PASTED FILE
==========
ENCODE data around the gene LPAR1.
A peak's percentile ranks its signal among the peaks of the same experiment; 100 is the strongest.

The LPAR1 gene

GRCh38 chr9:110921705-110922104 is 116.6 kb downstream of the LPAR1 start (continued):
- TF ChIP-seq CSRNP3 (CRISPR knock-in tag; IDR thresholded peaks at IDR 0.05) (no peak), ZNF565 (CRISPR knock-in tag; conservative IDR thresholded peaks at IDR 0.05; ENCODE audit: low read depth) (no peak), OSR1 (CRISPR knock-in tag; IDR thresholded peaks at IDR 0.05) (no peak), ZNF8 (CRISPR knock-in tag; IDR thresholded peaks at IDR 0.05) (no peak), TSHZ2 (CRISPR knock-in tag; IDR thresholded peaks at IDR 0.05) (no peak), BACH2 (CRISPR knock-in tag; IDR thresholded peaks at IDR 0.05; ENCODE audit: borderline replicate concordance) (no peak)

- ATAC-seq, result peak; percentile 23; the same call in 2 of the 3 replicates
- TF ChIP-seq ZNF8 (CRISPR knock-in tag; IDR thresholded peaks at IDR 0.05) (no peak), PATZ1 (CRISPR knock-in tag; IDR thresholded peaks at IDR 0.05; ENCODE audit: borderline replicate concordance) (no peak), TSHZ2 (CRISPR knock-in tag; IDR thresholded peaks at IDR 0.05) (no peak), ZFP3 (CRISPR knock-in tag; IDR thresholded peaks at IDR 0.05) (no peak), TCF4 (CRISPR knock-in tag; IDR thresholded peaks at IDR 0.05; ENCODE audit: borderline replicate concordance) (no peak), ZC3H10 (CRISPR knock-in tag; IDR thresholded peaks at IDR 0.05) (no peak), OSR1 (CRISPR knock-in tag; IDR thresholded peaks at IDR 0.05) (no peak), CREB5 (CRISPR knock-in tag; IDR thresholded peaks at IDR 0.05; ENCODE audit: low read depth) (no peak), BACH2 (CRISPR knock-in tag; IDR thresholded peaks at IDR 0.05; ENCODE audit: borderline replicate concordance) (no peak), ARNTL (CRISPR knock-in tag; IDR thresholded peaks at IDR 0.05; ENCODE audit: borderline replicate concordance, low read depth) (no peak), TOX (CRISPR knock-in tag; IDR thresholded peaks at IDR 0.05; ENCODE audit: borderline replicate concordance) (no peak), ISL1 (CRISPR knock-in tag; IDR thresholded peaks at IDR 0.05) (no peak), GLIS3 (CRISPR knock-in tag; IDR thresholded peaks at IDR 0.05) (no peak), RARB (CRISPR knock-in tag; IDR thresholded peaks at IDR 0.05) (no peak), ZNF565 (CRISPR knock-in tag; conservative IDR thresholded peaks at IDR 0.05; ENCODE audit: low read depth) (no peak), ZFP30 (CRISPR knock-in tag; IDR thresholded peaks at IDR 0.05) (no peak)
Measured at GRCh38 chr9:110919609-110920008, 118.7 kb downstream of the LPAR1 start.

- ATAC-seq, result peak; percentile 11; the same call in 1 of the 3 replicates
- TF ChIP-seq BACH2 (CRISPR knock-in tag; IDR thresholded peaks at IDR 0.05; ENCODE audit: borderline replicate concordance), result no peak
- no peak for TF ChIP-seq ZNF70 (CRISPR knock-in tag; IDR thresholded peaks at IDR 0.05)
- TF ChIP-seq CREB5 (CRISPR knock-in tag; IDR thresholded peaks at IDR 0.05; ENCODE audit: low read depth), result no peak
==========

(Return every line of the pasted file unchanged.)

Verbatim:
ENCODE data around the gene LPAR1.
A peak's percentile ranks its signal among the peaks of the same experiment; 100 is the strongest.

The LPAR1 gene

GRCh38 chr9:110921705-110922104 is 116.6 kb downstream of the LPAR1 start (continued):
- TF ChIP-seq CSRNP3 (CRISPR knock-in tag; IDR thresholded peaks at IDR 0.05) (no peak), ZNF565 (CRISPR knock-in tag; conservative IDR thresholded peaks at IDR 0.05; ENCODE audit: low read depth) (no peak), OSR1 (CRISPR knock-in tag; IDR thresholded peaks at IDR 0.05) (no peak), ZNF8 (CRISPR knock-in tag; IDR thresholded peaks at IDR 0.05) (no peak), TSHZ2 (CRISPR knock-in tag; IDR thresholded peaks at IDR 0.05) (no peak), BACH2 (CRISPR knock-in tag; IDR thresholded peaks at IDR 0.05; ENCODE audit: borderline replicate concordance) (no peak)

- ATAC-seq, result peak; percentile 23; the same call in 2 of the 3 replicates
- TF ChIP-seq ZNF8 (CRISPR knock-in tag; IDR thresholded peaks at IDR 0.05) (no peak), PATZ1 (CRISPR knock-in tag; IDR thresholded peaks at IDR 0.05; ENCODE audit: borderline replicate concordance) (no peak), TSHZ2 (CRISPR knock-in tag; IDR thresholded peaks at IDR 0.05) (no peak), ZFP3 (CRISPR knock-in tag; IDR thresholded peaks at IDR 0.05) (no peak), TCF4 (CRISPR knock-in tag; IDR thresholded peaks at IDR 0.05; ENCODE audit: borderline replicate concordance) (no peak), ZC3H10 (CRISPR knock-in tag; IDR thresholded peaks at IDR 0.05) (no peak), OSR1 (CRISPR knock-in tag; IDR thresholded peaks at IDR 0.05) (no peak), CREB5 (CRISPR knock-in tag; IDR thresholded peaks at IDR 0.05; ENCODE audit: low read depth) (no peak), BACH2 (CRISPR knock-in tag; IDR thresholded peaks at IDR 0.05; ENCODE audit: borderline replicate concordance) (no peak), ARNTL (CRISPR knock-in tag; IDR thresholded peaks at IDR 0.05; ENCODE audit: borderline replicate concordance, low read depth) (no peak), TOX (CRISPR knock-in tag; IDR thresholded peaks at IDR 0.05; ENCODE audit: borderline replicate concordance) (no peak), ISL1 (CRISPR knock-in tag; IDR thresholded peaks at IDR 0.05) (no peak), GLIS3 (CRISPR knock-in tag; IDR thresholded peaks at IDR 0.05) (no peak), RARB (CRISPR knock-in tag; IDR thresholded peaks at IDR 0.05) (no peak), ZNF565 (CRISPR knock-in tag; conservative IDR thresholded peaks at IDR 0.05; ENCODE audit: low read depth) (no peak), ZFP30 (CRISPR knock-in tag; IDR thresholded peaks at IDR 0.05) (no peak)
Measured at GRCh38 chr9:110919609-110920008, 118.7 kb downstream of the LPAR1 start.

- ATAC-seq, result peak; percentile 11; the same call in 1 of the 3 replicates
- TF ChIP-seq BACH2 (CRISPR knock-in tag; IDR thresholded peaks at IDR 0.05; ENCODE audit: borderline replicate concordance), result no peak
- no peak for TF ChIP-seq ZNF70 (CRISPR knock-in tag; IDR thresholded peaks at IDR 0.05)
- TF ChIP-seq CREB5 (CRISPR knock-in tag; IDR thresholded peaks at IDR 0.05; ENCODE audit: low read depth), result no peak